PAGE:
Before the Second World War, son Eduard had spent some time in Westerbork during the mobilisation, where he had made some acquaintances. So it was for that reason they cycled from Meppel to Westerbork with a suitcase full of gold and silver. It was a long way to cycle, but the result of it would be enjoyed later!
In Westerbork, next to hotel De Zon, a big hole was dug, in which they buried the suitcase, and a tree was planted on top to mark the place. After the War, (Eduard and Jacob survived the war) the tree was removed and the suitcase full of jewellery was recovered.
A striking detail: A few residents knew of this treasure but they did not dream of digging it up.

Joël van de Rhoer informed his former employee Van Gijssel that he had been expelled from his house.

On the 27th of September 1942 van de Rhoer received a letter from Mayor Wisman, stating that the family had to vacate their house on the Stationsweg before the 1st of October and the keys had to be delivered at the Police station before the date mentioned, with exact instructions what should remain in the house and what had to go. The house was confiscated for the armed forces, and for the duration of the War the house was occupied by the Ortskommandatur.

Stock-taking was the first step towards robbery of these goods.

Soon after the war, the two sons of Joël van de Rhoer were at the Meppel police station to discuss something with the Chief of police. They were asked to wait in the waiting room, but as soon as they sat down they realised that they were sitting in the comfortable chairs of their deceased parents. It was clear that the chairs had been put there by the occupier. The next morning the Chief of police had the chairs delivered to the brothers.
On the 1st of October 1942 Joël, Bertha and Jacob moved in with the Wolf family in the Hoofdstraat. However, on the 2nd and 3rd of October they were collected and transported to Westerbork. There they must have seen some of their family members again.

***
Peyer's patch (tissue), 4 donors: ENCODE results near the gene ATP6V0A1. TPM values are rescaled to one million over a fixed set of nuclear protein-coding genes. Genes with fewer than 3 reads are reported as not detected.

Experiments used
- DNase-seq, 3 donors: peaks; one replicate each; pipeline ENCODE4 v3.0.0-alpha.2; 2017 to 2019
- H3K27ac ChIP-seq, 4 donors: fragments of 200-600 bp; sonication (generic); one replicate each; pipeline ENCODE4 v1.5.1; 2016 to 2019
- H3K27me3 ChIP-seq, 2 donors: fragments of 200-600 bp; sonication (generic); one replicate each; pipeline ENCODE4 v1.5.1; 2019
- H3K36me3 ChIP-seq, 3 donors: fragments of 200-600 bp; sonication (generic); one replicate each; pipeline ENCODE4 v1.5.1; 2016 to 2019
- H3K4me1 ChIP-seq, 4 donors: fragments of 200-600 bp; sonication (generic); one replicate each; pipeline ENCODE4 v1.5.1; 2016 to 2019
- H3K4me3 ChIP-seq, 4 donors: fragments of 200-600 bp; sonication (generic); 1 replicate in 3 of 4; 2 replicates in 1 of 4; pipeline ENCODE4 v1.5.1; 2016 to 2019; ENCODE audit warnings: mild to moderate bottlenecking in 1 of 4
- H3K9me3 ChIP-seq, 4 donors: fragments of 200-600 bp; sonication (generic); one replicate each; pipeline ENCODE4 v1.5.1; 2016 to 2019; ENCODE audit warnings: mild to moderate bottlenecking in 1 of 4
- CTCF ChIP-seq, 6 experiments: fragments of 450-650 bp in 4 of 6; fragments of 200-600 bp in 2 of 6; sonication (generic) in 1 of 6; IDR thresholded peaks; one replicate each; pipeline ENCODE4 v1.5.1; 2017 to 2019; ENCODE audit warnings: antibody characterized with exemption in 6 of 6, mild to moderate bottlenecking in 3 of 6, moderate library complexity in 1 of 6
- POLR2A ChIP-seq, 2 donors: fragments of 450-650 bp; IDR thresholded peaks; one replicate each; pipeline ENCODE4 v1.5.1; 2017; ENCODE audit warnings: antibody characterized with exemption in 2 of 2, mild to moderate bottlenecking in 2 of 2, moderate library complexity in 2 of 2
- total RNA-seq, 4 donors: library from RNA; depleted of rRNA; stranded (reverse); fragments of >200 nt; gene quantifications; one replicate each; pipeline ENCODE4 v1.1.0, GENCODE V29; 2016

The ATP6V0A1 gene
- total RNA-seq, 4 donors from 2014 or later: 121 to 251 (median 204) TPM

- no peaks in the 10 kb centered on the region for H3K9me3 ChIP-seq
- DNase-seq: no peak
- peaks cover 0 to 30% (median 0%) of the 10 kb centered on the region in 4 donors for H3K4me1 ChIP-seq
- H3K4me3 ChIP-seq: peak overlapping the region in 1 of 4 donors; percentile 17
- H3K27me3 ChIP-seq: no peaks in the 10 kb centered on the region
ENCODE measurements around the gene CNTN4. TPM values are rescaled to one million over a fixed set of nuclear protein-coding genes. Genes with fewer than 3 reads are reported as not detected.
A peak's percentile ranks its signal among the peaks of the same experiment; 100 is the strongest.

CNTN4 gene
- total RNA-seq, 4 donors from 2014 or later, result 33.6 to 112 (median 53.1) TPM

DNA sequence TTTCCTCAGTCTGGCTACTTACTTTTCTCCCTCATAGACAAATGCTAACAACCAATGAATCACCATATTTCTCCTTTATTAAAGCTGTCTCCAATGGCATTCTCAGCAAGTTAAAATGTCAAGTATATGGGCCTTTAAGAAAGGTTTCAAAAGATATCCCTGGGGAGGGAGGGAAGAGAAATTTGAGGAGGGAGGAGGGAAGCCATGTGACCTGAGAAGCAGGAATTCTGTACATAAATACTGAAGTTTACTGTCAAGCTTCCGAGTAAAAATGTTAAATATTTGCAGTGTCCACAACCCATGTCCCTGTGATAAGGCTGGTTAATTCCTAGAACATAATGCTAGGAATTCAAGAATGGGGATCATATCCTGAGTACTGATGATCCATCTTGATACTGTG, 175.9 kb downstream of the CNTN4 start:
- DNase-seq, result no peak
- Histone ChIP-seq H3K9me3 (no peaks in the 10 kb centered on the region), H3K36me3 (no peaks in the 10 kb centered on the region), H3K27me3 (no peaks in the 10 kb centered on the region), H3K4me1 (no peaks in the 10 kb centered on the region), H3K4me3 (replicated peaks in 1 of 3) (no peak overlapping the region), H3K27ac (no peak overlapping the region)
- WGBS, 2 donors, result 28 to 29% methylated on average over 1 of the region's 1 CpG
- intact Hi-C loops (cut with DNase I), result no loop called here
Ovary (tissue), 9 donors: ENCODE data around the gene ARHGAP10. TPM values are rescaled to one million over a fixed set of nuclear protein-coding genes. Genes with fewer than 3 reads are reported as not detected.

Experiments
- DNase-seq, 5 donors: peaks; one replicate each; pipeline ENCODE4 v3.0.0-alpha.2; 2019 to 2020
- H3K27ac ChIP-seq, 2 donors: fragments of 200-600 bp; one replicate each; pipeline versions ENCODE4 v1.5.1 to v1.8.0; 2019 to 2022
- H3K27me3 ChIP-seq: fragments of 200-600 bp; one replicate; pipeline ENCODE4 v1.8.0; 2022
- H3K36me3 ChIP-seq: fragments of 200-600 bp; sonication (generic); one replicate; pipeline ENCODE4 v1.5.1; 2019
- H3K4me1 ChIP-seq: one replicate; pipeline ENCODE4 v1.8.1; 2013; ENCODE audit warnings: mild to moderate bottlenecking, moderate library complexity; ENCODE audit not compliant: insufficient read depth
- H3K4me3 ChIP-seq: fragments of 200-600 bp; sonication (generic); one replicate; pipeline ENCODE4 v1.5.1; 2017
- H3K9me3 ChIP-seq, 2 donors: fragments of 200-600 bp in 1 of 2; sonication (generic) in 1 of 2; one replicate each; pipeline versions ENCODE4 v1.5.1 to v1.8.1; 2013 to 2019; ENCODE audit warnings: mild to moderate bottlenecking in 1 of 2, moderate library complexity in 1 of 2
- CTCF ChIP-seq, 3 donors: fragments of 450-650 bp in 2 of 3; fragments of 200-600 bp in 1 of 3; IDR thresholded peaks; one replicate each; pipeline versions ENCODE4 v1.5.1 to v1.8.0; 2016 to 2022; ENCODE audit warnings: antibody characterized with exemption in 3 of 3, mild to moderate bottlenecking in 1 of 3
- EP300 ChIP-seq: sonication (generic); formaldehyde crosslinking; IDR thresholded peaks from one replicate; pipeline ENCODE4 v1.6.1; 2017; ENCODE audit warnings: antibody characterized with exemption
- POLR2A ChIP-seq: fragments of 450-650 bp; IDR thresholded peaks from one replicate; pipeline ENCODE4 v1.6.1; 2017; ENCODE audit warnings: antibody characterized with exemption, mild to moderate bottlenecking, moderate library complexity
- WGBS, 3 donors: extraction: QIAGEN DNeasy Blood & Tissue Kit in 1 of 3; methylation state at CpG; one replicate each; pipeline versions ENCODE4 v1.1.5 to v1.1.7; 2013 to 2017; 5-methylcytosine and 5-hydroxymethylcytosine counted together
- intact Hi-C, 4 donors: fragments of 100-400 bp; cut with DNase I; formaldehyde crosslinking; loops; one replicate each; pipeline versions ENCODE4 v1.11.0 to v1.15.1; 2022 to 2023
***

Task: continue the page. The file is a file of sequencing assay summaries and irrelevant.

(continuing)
Eduard and Jacob succeeded in escaping from Westerbork. Unfortunately, Eduard could not convince his parents to try and escape. Joël and Bertha remained in the camp until the 4th of May 1943. Their departure was continually postponed, but in the end they were transported to Sobibor, where they died on the 7th of May.

Death notice of Joël van de Rhoer, issued by the Red Cross.

Death notice of Bertha van de Rhoer-van Geens, issued by the Red Cross.

Just before their departure they wrote once more to their children. It was their last contact with them.

Dearest all,

Finally the time has come that we were so afraid of. They came to warn us that we are on the list, and that we cannot be taken off.
So now we have to live with the inevitable. My dearest, you can imagine what this means for us. We still had hope we would see each other soon. But unfortunately, for the time being that is not possible.
God willing, everything will sort itself out, but unfortunately, everything has become more difficult. For you, I hope that God will bless and protect you. We will be strong! For you all a big goodbye kiss.

Dear children!

As your dear mother writes, unfortunately, it is time to make the journey, also Sallie and L., unless they get off the list. It does not look like that, though. We will be strong and G. willing, everything will go well for you and we shall see each other again soon. May the Almighty bless you all. With a farewell kiss, your dearest

It seems that Joël van de Rhoer had hired a safe at one of the banks in Meppel. This safe was broken into by order of the Germans in 1942 and its contents: stocks and bonds, jewellery and other valuable objects had been taken out and have disappeared without any trace.

After the war, Bertha’s prayer book turned up again.

6 Stationsweg.